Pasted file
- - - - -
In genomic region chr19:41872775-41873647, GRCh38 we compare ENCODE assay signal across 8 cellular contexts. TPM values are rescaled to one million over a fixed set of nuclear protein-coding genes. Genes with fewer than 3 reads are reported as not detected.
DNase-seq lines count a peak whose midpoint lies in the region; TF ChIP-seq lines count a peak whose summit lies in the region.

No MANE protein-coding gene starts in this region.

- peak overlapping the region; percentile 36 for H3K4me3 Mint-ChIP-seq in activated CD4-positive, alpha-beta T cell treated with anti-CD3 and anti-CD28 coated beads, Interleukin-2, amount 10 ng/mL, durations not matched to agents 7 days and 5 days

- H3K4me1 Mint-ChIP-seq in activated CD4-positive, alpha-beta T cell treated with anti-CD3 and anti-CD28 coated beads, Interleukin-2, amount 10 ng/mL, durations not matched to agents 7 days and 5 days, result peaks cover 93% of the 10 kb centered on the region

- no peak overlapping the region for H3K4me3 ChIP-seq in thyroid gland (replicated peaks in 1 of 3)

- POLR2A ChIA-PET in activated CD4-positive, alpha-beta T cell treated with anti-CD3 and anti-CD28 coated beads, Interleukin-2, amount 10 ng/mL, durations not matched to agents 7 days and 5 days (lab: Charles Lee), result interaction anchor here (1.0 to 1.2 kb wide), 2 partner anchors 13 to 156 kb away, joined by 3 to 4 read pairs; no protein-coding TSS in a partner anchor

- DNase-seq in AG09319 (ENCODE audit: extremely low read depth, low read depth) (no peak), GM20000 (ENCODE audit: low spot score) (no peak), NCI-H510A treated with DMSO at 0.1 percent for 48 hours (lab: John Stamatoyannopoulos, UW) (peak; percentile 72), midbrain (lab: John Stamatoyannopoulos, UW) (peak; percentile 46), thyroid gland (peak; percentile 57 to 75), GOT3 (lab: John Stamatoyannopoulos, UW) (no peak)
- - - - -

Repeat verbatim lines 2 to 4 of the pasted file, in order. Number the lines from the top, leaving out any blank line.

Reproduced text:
DNase-seq lines count a peak whose midpoint lies in the region; TF ChIP-seq lines count a peak whose summit lies in the region.

No MANE protein-coding gene starts in this region.

- peak overlapping the region; percentile 36 for H3K4me3 Mint-ChIP-seq in activated CD4-positive, alpha-beta T cell treated with anti-CD3 and anti-CD28 coated beads, Interleukin-2, amount 10 ng/mL, durations not matched to agents 7 days and 5 days